New Crag in Northumberland!

© Simon Litchfield
Libby Kerr sampling sandstone friction climbing. A E5 frightener reminiscent to the three star classic Guardian Angel at Howler  © Simon Litchfield
Libby Kerr sampling sandstone friction climbing. A E5 frightener reminiscent to the three star classic Guardian Angel at Howler
© Simon Litchfield

Somewhere over the rainbow. A brilliant E4 line spacewalking over the lip of the 7m overhang. ***  © Simon Litchfield
Somewhere over the rainbow. A brilliant E4 line spacewalking over the lip of the 7m overhang. ***
© Simon Litchfield
Simon Litchfield and team have been beavering away developing a 'new' crag in Northumberland. Here Simon gives us the full details:

Hands up!! No, I am not talking about the new Northumbrian habit of hunting armed gunmen hiding around your local stomping grounds, I mean, hands up how many of you in the middle of summer have decided to go to that popular south facing roadside crag, which is rapidly taking on the frictional properties of glass while fabulous north and west facing venues are dry?

How many of you just skip over the esoteric section in the back of the guidebook thinking crags with a handful of routes are not worth the walk? How many of you wish to do a new route so you can leave your indelible mark in climbing history? And how many of you dream about finding an unclimbed Crag X (that isn't a pile of choss ignored by generations of sane climbers)?

Back when I was a fresh faced first year student I remember being asked: 'if you did a first ascent, what would you call it'? I was stumped. Were first ascents not done in the seventies and eighties - when lycra was pink and bouldering mats were stolen from the back bedroom? Never did I think I would stumble upon a new route – let alone a new crag.

But with time and experience I realised that even on this small island the spirit of climbing and exploration which has existed for generations, still lives strong. It is just sometimes you have to go a bit further afield to be rewarded.

Lower Tosson – Northumberland's newest crag:

Situated in a grand position above Coquetdale is a fine addition to the Simonside Hills. With generally excellent quality rock with interesting features and tremendous three star natural lines – including the largest roof in the county, it offers a great deal of variety to the climber, whether they be a VD or E5 leader, or a dedicated boulderer. In fact the bouldering potential has barely been tapped into.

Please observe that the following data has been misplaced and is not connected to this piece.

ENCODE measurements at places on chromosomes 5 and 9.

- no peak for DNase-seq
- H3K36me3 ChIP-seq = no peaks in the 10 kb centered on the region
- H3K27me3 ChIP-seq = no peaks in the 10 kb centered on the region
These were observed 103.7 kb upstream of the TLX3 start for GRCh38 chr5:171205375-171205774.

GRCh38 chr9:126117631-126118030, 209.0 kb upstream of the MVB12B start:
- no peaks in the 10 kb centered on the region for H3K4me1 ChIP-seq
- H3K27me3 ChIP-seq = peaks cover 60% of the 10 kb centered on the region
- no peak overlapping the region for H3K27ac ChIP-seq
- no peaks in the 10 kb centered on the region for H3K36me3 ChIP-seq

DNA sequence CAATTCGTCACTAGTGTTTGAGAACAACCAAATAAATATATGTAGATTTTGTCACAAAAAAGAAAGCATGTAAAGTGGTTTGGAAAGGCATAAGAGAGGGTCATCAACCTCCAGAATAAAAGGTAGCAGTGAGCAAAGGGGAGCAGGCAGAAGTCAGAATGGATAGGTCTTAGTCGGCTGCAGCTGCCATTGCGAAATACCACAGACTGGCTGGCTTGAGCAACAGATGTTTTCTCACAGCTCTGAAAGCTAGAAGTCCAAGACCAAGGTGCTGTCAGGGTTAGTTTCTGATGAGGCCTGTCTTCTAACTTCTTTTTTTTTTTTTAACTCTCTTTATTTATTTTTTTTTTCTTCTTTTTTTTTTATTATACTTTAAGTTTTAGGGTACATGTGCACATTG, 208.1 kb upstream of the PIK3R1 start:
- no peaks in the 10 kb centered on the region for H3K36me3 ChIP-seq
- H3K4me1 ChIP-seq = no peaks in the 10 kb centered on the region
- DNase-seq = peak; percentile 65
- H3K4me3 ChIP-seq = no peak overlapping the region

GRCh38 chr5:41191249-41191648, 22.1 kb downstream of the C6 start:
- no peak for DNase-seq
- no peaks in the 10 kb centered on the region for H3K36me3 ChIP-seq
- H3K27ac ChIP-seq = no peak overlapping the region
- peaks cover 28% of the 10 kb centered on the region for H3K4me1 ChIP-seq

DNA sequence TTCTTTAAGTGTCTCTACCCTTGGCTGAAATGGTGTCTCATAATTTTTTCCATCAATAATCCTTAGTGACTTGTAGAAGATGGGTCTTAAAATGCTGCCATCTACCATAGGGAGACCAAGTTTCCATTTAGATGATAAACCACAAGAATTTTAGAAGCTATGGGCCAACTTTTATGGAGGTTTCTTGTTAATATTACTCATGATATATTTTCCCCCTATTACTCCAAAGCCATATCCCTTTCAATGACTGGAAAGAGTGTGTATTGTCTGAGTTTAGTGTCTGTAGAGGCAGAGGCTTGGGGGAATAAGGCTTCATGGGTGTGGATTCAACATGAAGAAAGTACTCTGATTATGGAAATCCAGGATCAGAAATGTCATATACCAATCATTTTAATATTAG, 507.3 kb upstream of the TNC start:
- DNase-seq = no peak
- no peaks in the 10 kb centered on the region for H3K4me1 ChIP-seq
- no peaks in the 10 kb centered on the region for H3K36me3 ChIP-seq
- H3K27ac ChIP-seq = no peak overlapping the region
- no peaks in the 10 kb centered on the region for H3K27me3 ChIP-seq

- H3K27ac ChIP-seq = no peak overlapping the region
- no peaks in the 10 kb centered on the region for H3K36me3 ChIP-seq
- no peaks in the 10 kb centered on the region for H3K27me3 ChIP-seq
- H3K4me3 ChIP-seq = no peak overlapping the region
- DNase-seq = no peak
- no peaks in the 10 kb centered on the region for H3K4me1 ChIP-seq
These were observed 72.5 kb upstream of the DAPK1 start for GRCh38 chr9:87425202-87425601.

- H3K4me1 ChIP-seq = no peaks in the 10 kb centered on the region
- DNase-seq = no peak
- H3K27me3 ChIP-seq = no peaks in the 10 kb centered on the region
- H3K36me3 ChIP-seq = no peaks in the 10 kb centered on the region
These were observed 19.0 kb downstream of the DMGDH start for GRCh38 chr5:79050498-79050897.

Parking and Approach
The is best approached from Hepple Whitefield (nr Rothbury) (GR: NY 987 996). A pleasant 1.8 mile walk past a country house and along access land leads to the buttresses (NY 997 985). There is a right of access under CRoW.

Free Guidebook Download

So what are you waiting for?

Photo Gallery: Lower Tosson

Tons of untapped bouldering awaits
© Simon Litchfield

The Unclimbed Prow - Any Takers?
© Simon Litchfield

Lower Tosson
© Simon Litchfield

The hours cleaning only added to the psyche!
© Simon Litchfield

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13 Jul, 2010
The logbook is up and running: with 50 routes and problems there is loads for people to go at while the long summers days last. Credit should also go to local activisit Graeme Read for keeping the psyche up during the numerous trips! Ill try and get some more photos online soon.
13 Jul, 2010
looks good si, the E6 crackline looks great, the county's answer to Belly Full of Bad Berriews??!!
13 Jul, 2010
Ill freely admit to obsessing about that E6 line for about a year. I even made a pull up board… which remains unused gathering dust apart from the occasional drunken house party acrobatics show… I had a bit of a stern word with myself half way up it and watching me do the moves the Graeme put it on his top 5 climbs to do. I’m not sure if the aerial acrobatics are 100% necessary… they worked for me and a certain degree of weirdness is required. As for Belly Full of Bad Berries … I heard that’s just Northumbrian VS and a smidgen easier than the jamming crack at Eldon!? Good to see you are as active as ever in Southernenglandshire
13 Jul, 2010
How exciting. A big part of the fun of being a climber is looking for a finding obscure and new places to climb (for me it is anyway). I dream of finding a whole unclimbed crag. I have been lucky enough to get some first ascents in the past year or so and it is a good feeling. How did you find this place, why had nobody found it already??????
13 Jul, 2010
Probably by opening the guidebook and reading the "minor crags" section at the back
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